Sex and Civilization  

Turning to the first question—where did the bond between marriage and procreation come from?—my answer is simple:  It is no less than the foundation for what we might call the unwritten Sexual Constitution of our Civilization.

Nearly two thousand years ago, what would become Western Christian Civilization began to take form in a time of great sexual disorder.  The moral and family disciplines of the old Roman Republic were gone, replaced by the intoxications of empire.  Slave concubinage flourished in these years.  Divorce by mutual consent was easy, and common.  Adultery was chic, and widespread.  Homosexuality was a frequent practice, particularly in man-boy sexual relations.  There was a callous disregard for infant life, with infanticide a regular practice.  Caesar Augustus, worried about the plummeting Roman birthrate, even implemented the so-called “Augustan Laws” in 18 B.C., measures that punished adultery, penalized childlessness, and showered benefits on families with three or more children.  These laws may have slowed, but did not reverse, the moral and social deterioration.

Between 50 and 300 AD, and out of this same chaos, the Fathers of the Christian Church crafted a new sexual order.  Procreative marriage served as its foundation.  Importantly, they also built this new order in reaction to the Gnostic heresies which threatened the young church; indeed, which threatened all human life.

The Gnostic idea rose independent of Christianity, but I am concerned here with so-called Christian Gnosticism.  The Gnostics drew together myths from Iran, Jewish magic and mysticism, Greek philosophy, and Chaldean mystical speculation.  More troubling, they also appealed to the freedom from the law as proclaimed by Christ and Paul.  In this sense, they were antinomians; that is, they believed that the Gospel freed Christians from obedience to any law, be it scriptural, civil, or moral.  The Gnostics claimed to have a special “gnosis,” a unique wisdom, a “secret knowledge” denied to ordinary Christians.  They appealed to unseen spirits.  They denied nature.  They developed a mélange of moral and doctrinal ideas.  But virtually all Gnostics did share two views:  they rejected marriage as a child-related institution; and they scorned procreation.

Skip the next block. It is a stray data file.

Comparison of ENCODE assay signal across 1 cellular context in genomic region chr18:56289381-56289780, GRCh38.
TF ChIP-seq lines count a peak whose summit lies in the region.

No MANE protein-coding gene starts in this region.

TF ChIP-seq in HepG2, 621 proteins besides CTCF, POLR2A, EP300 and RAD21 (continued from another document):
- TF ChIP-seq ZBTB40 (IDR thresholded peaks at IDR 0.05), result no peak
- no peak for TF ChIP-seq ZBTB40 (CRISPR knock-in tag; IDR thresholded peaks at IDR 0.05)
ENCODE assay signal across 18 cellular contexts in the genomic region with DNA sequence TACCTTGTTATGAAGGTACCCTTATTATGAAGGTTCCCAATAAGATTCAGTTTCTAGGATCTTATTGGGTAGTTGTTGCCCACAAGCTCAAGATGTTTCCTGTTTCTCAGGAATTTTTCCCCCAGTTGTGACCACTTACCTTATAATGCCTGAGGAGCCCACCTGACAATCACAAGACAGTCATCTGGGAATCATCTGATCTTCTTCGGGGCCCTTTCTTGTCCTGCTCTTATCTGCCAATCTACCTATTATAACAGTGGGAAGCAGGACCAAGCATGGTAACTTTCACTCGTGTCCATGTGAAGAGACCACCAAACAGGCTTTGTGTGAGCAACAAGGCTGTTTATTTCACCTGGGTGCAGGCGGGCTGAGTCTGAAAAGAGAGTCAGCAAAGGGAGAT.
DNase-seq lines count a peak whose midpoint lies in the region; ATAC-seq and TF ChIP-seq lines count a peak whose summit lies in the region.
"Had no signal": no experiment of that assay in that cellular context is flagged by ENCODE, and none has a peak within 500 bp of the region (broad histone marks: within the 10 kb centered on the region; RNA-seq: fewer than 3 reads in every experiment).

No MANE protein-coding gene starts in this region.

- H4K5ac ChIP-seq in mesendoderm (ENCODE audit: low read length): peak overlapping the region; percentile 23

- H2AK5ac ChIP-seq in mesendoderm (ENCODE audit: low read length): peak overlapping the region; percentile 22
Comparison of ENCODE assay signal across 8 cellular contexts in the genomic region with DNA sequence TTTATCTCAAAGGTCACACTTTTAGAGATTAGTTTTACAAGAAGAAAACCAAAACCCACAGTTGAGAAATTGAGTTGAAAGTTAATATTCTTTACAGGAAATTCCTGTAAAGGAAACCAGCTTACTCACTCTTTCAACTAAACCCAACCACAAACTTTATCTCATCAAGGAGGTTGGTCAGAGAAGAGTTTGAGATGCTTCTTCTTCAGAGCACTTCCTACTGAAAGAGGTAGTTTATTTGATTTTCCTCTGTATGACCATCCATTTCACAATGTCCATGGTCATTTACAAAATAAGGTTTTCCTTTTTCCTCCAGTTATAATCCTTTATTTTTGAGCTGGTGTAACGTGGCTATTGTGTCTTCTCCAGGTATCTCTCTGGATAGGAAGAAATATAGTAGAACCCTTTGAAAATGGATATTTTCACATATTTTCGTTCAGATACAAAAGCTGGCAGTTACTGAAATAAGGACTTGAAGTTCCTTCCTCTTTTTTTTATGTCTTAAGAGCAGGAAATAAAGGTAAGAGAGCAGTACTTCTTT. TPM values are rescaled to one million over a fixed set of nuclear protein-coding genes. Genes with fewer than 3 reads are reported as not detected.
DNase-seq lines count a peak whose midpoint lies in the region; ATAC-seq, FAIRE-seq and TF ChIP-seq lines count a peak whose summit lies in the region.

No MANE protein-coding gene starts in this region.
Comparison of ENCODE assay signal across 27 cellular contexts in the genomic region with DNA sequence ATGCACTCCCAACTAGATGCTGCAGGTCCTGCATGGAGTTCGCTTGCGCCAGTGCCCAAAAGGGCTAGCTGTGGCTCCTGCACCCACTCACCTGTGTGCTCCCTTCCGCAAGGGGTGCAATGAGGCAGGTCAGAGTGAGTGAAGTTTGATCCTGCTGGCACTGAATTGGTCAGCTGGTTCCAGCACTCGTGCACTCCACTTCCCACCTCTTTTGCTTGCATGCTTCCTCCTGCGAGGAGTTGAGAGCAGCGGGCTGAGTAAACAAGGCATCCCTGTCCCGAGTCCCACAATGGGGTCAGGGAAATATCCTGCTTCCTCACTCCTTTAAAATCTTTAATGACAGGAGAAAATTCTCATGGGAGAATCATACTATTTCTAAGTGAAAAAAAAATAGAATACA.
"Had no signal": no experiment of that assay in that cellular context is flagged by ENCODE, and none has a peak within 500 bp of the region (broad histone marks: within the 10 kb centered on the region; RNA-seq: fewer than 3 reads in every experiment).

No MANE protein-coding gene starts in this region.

This heresy posed a grave challenge to the early Christian movement.  Indeed, the Epistles are replete with warnings against Gnostic teachings.  In 1 Timothy 4, for example, Paul writes that “some will depart from the faith by giving heed to deceitful spirits and doctrines of demons….who forbid marriage.”  In Jude 4 we read that admission into the Christian community “has been secretly gained by…ungodly persons who pervert the grace of our God into licentiousness.”  2 Peter tells of false prophets corrupting the young church, “irrational animals, creatures of instinct,…reveling in their dissipation, carousing with you.  They have eyes full of adultery, insatiable souls.”  Similar warnings or admonitions are found in 1 Corinthians (5:1-8; 6:12-13), Romans (6:1; 8:2), Philippians (3:18), Galatians (5:13),
2 Timothy (3:6-7), Ephesians (5:5-7), and Revelation (2:14-15).  Simon Magus, described in Acts, chapter 8, was most probably a Gnostic, evidenced by his use of magic.

Relative to sex, Gnosticism took two forms.  One strand emphasized total sexual license, endless sexual experimentation.  Claiming the freedom of the Gospel, these Gnostics indulged in adultery, homosexuality, and ritualistic fornication.  The Church Father Clement described abuse of the eucharist by the Gnostics in the church of Alexandria:

There are some who call Aphrodite Pandemos [physical love] a mystical communion….[T]hey have impiously called by the name of communion any common sexual intercourse….These thrice-wretched men treat carnal and sexual intercourse as a sacred religious mystery, and think that it will bring them to the Kingdom of God.[5]

Other Gnostics of this sort taught that “marrying and bearing [children] are from Satan”; that sexual intercourse by “spiritual men,” in and of itself, would hasten the coming of the Pleroma, or the fullness of the divine hierarchy of the eons; and  that the true believer should have every possible sexual experience.

In marked contrast to this polymorphous perversity, the other Gnostic strand totally rejected sexuality.  Tatian, for example, led a faction called the Encratites, or “the self-controlled.”  They saw marriage as corruption and fornication, and demanded lifelong abstinence.  In the heretical Gospel According to the Egyptians, Salome asks:  “How long shall men die?” Jesus is said to answer: “As long as you women bear children.”  From this, these Gnostics concluded that they could defeat death by ceasing procreation.  They also celebrated androgyny, since a being without sexual identity could obviously not be procreative.  The heretical Gospel of Thomas has Jesus saying:  “Every woman who makes herself male enters the Kingdom of Heaven.”  The evil of the world denied the bearing of children; the celibate alone would enjoy the Kingdom of God.

Considering these two Gnostic forms, historian John Noonan summarizes: